Pedroza figured Hayward attempted to withhold payments and royalties because Pedroza didn’t have much money for a court battle and hadn’t shown herself to be particularly aggressive or demanding.
“She didn’t count on my finding a white knight,” Pedroza said, nodding at Farris across the table at Riscky’s.
Farris was clearly the white knight coming to Pedroza’s rescue, but she credits Fort Worth Weekly for its supporting role. That day I met Pedroza and her employee, Beebe, in 2014, I was amazed at how bullied and anxious they seemed
I had spent several hours searching online for information related to the book and its players. I found old Writer’s Coffee Shop press releases that referred to the founding of the company by four women, and Hayward had given interviews to Australian-based media outlets a couple of years earlier. She rarely shared credit in the articles, but, in one, she referred to a “U.S. partner.” Few details had been given to Pedroza about the Random House deal, but Hayward spoke in articles about a $1 million payment and royalties.
Pedroza’s description of our meeting provides insight into her emotional state at the time.
We still needed exposure for our fledgling company, so when Fort Worth Weekly’s Jeff Prince asked to interview us for a story about how we went from teachers to soap-makers, Christa and I thought it would be great free advertising. Fort Worth Weekly was not a large publication, boasting a circulation of only about 75,000 people in the Dallas-Fort Worth area, but we thought the article would target our geographic market. We didn’t have ulterior motives or grand schemes of vengeance against Amanda, but we wanted to get our company into the public eye.
So, we sat down with Jeff Prince for the interview, but the more we talked, and the more Jeff revealed what he already knew from his own research, the more worried we became. It was as if he were shining a light on all the dark details of what had transpired over the last couple of years, and it illuminated some difficult memories. I also worried about what Amanda, who could be vindictive, might do when the article was released.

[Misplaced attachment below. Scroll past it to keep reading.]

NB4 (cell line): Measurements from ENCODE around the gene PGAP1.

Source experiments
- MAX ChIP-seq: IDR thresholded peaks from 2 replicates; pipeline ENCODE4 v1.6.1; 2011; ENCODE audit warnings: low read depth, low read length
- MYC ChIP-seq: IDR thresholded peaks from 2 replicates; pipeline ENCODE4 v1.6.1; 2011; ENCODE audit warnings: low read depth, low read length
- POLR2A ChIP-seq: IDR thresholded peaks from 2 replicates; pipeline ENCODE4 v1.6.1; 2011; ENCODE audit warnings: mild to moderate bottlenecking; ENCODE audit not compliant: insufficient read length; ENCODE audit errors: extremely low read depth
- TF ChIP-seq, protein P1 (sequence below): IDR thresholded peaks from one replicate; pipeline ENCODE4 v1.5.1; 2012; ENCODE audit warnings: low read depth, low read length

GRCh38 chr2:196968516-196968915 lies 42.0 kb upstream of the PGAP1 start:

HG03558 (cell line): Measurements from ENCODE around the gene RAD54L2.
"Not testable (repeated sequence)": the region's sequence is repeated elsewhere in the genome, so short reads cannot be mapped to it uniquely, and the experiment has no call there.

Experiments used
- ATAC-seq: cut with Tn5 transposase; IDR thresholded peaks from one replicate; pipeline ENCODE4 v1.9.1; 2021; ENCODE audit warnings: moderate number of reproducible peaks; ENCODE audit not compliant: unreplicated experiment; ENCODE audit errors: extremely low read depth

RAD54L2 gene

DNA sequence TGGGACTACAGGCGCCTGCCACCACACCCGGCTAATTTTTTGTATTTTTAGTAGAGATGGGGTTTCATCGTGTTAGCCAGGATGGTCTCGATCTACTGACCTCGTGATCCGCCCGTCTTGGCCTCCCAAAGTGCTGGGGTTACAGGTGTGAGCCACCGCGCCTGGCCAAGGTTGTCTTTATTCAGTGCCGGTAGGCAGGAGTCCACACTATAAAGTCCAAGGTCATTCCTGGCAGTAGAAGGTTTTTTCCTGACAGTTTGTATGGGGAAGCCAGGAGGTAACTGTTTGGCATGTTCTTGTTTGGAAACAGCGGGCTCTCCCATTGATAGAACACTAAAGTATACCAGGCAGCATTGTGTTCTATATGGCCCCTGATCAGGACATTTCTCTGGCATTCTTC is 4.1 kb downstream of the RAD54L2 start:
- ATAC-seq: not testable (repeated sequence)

Pedroza expressed her concerns with her husband, Mickey Pedroza, and called me in a worried state not long after our interview:
Mickey suggested I call Jeff and see how he was going to spin the article, which I did. He was a very nice man, listening patiently as I had a mini-breakdown on the phone. When I finished telling him my concerns about retaliation, he said, “Man, this almost sounds like an abusive relationship.”
That statement brought me to my knees. Here was a man who knew only what he had found on the internet about the publication of Fifty Shades of Grey, plus what I had told him about my time with the publishing house, and even he saw right through the dysfunctional relationship I had been blind to. I didn’t know if our conversation caused him to change anything in his article, but he assured me he would post only facts he had found on his own, plus my feelings on my tenure and release from the company. He, of course, didn’t have a crystal ball, but he would do his best to write the story as innocuously as he could.
Well, darned if Mickey wasn’t right. Not 24 hours after the article, called “Soap Opera,” hit the internet, I received a threatening cease-and-desist letter.
Hayward’s attorney was demanding that Pedroza and Beebe shut their pie holes. A nervous Pedroza looked around for an attorney and, on the advice of a friend, found herself in Farris’ Dallas office. He read the Weekly article, looked at Hayward’s threatening letter, and decided the Australian woman was a bully who had illegally defrauded Pedroza. The long court battle, Farris’ willingness to work on contingency, and his and Pedroza’s time spent co-writing their book made them fast friends.
“I wanted to be able to tell my side of the story,” Pedroza said. Farris “was always a realist. He would always say there is a possibility we might not win. I just automatically assumed that if you tell the truth, you’re going to win.”
Any lawyer will tell you that the truth doesn’t guarantee wins or set you free, but Pedroza counted on karma and fate in equal parts.
“It was just meant to be,” she said. “Everything, from meeting Mike Farris to the cease-and-desist to your article, all these things lined up.”
Contact Jeff Prince at firstname.lastname@example.org.